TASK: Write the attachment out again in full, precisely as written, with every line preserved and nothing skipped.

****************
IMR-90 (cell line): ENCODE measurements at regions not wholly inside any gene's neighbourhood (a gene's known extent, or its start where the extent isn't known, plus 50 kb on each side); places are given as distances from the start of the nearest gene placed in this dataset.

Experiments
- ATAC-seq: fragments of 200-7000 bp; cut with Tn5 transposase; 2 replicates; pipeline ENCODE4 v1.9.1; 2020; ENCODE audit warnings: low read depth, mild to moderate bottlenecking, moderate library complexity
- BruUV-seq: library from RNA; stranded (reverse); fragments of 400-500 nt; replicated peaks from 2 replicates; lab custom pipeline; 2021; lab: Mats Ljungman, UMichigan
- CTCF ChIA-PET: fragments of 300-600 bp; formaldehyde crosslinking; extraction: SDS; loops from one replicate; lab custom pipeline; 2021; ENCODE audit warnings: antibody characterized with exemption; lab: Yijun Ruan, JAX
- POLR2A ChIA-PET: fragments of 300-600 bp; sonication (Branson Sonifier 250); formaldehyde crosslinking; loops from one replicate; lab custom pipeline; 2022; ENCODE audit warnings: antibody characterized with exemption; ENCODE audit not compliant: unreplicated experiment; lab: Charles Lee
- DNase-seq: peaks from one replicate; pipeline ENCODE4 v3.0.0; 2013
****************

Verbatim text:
IMR-90 (cell line): ENCODE measurements at regions not wholly inside any gene's neighbourhood (a gene's known extent, or its start where the extent isn't known, plus 50 kb on each side); places are given as distances from the start of the nearest gene placed in this dataset.

Experiments
- ATAC-seq: fragments of 200-7000 bp; cut with Tn5 transposase; 2 replicates; pipeline ENCODE4 v1.9.1; 2020; ENCODE audit warnings: low read depth, mild to moderate bottlenecking, moderate library complexity
- BruUV-seq: library from RNA; stranded (reverse); fragments of 400-500 nt; replicated peaks from 2 replicates; lab custom pipeline; 2021; lab: Mats Ljungman, UMichigan
- CTCF ChIA-PET: fragments of 300-600 bp; formaldehyde crosslinking; extraction: SDS; loops from one replicate; lab custom pipeline; 2021; ENCODE audit warnings: antibody characterized with exemption; lab: Yijun Ruan, JAX
- POLR2A ChIA-PET: fragments of 300-600 bp; sonication (Branson Sonifier 250); formaldehyde crosslinking; loops from one replicate; lab custom pipeline; 2022; ENCODE audit warnings: antibody characterized with exemption; ENCODE audit not compliant: unreplicated experiment; lab: Charles Lee
- DNase-seq: peaks from one replicate; pipeline ENCODE4 v3.0.0; 2013